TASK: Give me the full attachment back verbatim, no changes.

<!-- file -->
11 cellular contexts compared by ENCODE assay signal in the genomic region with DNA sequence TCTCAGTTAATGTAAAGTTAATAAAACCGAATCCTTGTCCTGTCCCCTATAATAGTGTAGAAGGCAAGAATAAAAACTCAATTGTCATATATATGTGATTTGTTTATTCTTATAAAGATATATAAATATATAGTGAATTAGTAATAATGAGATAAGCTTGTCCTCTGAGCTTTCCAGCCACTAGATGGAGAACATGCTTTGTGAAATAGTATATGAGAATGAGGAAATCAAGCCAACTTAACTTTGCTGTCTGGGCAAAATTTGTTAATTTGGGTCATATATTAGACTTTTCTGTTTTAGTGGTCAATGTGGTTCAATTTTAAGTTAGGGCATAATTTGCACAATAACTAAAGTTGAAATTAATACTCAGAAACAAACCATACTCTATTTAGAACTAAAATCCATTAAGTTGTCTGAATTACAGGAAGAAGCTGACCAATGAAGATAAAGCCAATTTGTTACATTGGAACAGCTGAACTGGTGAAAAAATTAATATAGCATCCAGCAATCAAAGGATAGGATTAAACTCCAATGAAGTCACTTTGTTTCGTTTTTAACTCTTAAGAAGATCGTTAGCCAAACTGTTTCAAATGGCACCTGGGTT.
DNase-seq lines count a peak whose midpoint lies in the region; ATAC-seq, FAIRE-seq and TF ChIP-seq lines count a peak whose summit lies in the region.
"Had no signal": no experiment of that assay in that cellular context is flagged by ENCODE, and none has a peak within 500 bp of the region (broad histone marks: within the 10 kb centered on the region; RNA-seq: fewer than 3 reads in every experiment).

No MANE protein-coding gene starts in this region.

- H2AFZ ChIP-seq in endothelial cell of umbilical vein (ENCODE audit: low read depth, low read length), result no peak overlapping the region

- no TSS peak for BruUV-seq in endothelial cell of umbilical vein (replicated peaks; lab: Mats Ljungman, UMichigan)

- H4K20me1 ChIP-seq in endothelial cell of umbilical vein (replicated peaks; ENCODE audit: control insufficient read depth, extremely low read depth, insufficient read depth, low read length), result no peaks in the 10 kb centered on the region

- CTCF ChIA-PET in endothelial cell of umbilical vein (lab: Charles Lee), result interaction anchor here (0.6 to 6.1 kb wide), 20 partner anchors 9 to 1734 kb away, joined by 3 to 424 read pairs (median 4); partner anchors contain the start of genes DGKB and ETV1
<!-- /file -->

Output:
11 cellular contexts compared by ENCODE assay signal in the genomic region with DNA sequence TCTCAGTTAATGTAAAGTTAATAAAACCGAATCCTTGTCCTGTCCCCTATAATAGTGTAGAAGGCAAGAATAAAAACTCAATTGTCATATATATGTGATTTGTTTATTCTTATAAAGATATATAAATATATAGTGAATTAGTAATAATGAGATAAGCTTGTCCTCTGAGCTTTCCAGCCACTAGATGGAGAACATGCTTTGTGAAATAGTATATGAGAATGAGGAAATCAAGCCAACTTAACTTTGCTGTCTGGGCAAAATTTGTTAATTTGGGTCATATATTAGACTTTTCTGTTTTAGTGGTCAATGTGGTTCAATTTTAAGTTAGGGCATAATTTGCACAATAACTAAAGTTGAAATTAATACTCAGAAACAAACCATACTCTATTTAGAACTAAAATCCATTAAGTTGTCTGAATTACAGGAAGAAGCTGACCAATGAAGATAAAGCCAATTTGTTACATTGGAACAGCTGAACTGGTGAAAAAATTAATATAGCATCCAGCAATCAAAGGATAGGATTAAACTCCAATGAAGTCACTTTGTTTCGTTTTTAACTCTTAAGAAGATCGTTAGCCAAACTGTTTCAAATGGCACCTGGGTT.
DNase-seq lines count a peak whose midpoint lies in the region; ATAC-seq, FAIRE-seq and TF ChIP-seq lines count a peak whose summit lies in the region.
"Had no signal": no experiment of that assay in that cellular context is flagged by ENCODE, and none has a peak within 500 bp of the region (broad histone marks: within the 10 kb centered on the region; RNA-seq: fewer than 3 reads in every experiment).

No MANE protein-coding gene starts in this region.

- H2AFZ ChIP-seq in endothelial cell of umbilical vein (ENCODE audit: low read depth, low read length), result no peak overlapping the region

- no TSS peak for BruUV-seq in endothelial cell of umbilical vein (replicated peaks; lab: Mats Ljungman, UMichigan)

- H4K20me1 ChIP-seq in endothelial cell of umbilical vein (replicated peaks; ENCODE audit: control insufficient read depth, extremely low read depth, insufficient read depth, low read length), result no peaks in the 10 kb centered on the region

- CTCF ChIA-PET in endothelial cell of umbilical vein (lab: Charles Lee), result interaction anchor here (0.6 to 6.1 kb wide), 20 partner anchors 9 to 1734 kb away, joined by 3 to 424 read pairs (median 4); partner anchors contain the start of genes DGKB and ETV1